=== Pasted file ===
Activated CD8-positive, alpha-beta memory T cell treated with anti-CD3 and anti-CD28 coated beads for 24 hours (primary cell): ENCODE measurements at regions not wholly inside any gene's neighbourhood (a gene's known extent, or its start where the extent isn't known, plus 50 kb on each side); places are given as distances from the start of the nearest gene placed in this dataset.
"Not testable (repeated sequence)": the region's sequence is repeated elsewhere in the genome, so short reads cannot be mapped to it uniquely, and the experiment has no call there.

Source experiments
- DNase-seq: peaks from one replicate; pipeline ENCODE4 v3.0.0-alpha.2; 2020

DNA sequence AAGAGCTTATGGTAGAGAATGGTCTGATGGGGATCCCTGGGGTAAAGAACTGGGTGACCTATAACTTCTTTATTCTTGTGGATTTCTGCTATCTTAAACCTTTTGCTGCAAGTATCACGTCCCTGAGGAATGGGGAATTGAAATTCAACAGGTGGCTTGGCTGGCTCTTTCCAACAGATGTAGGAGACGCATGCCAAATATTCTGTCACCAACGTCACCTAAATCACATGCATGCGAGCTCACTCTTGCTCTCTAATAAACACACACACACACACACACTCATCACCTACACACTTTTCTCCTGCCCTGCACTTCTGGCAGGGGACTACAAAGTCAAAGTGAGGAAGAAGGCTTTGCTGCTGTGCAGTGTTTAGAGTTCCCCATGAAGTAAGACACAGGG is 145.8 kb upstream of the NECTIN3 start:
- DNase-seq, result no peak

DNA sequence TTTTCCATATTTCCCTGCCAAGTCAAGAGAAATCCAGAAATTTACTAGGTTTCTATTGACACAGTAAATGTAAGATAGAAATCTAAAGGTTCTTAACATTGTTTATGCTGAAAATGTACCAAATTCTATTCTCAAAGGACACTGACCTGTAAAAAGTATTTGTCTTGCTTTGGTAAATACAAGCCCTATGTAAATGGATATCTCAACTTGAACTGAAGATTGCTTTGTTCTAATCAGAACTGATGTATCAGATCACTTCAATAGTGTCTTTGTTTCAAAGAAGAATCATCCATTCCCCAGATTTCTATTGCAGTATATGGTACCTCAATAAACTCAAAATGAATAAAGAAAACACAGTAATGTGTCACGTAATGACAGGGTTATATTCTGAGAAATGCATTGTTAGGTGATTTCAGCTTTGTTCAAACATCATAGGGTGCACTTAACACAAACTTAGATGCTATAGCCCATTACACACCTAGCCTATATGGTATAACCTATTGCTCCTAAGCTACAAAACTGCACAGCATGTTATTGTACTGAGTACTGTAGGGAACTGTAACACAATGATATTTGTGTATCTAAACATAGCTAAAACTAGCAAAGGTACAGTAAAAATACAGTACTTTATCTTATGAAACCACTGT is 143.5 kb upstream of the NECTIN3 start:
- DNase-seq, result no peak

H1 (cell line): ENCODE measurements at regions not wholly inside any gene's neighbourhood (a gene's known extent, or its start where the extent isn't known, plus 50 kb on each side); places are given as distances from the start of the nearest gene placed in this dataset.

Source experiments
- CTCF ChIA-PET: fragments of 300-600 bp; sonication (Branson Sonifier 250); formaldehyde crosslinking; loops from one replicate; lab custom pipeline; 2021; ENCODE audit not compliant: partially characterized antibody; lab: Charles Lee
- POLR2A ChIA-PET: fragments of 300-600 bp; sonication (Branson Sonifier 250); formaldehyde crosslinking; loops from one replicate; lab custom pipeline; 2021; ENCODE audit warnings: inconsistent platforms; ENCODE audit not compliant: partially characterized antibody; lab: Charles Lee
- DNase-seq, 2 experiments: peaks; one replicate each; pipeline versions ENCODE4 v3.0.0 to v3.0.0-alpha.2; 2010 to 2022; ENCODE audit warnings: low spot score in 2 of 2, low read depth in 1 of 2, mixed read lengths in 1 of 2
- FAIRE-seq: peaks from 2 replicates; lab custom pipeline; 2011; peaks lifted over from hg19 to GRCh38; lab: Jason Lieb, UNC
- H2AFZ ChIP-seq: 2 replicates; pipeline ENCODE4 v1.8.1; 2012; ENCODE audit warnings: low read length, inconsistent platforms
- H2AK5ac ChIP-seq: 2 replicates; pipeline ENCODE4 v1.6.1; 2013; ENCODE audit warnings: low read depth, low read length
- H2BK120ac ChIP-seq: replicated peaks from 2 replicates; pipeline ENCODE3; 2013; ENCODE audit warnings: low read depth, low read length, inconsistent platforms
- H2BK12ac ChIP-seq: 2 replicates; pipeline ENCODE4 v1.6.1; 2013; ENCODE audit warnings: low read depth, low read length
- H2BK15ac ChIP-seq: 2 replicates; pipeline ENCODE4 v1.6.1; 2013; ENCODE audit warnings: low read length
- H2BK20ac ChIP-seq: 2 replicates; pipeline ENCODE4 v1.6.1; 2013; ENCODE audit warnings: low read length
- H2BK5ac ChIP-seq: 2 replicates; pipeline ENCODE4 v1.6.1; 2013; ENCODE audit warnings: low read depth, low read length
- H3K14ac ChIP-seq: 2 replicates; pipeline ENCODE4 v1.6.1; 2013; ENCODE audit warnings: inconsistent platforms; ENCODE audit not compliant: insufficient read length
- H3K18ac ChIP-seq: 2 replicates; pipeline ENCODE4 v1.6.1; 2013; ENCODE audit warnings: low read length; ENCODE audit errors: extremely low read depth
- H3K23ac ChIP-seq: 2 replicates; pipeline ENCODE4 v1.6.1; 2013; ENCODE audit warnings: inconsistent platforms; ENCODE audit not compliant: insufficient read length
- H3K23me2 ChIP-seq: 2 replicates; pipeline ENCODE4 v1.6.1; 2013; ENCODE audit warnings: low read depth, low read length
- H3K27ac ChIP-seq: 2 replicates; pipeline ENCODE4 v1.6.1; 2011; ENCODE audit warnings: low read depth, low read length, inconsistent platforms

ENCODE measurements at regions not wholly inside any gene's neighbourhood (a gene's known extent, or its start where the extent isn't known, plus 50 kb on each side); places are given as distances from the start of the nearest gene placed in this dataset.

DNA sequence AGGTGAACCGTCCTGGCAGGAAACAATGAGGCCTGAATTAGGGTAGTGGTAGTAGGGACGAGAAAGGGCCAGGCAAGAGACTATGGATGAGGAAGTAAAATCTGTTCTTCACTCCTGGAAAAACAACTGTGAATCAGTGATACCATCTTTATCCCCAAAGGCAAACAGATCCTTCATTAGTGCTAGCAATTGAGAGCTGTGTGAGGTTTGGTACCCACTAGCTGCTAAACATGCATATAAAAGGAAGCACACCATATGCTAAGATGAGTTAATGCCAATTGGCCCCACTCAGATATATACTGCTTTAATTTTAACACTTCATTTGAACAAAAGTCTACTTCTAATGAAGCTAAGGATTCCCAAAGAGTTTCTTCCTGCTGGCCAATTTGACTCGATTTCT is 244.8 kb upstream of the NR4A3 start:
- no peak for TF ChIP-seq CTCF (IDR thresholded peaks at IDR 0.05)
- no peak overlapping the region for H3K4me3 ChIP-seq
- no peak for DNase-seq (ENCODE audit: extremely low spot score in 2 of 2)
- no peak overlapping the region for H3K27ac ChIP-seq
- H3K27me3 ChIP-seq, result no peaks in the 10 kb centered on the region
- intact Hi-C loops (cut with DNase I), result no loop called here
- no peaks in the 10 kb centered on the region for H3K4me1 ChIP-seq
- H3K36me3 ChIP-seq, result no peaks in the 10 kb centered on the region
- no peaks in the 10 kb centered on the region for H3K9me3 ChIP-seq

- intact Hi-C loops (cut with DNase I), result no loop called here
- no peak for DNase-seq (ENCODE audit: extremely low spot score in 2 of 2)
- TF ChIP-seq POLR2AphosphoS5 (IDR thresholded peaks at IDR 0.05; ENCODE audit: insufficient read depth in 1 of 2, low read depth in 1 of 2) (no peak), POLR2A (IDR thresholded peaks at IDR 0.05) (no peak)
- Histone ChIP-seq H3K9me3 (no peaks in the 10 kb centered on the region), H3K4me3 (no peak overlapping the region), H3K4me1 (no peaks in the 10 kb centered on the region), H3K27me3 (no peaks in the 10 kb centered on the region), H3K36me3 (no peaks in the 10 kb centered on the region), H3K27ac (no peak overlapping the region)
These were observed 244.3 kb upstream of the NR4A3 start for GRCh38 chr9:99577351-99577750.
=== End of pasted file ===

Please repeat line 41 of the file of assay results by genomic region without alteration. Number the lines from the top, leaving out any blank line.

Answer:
- Histone ChIP-seq H3K9me3 (no peaks in the 10 kb centered on the region), H3K4me3 (no peak overlapping the region), H3K4me1 (no peaks in the 10 kb centered on the region), H3K27me3 (no peaks in the 10 kb centered on the region), H3K36me3 (no peaks in the 10 kb centered on the region), H3K27ac (no peak overlapping the region)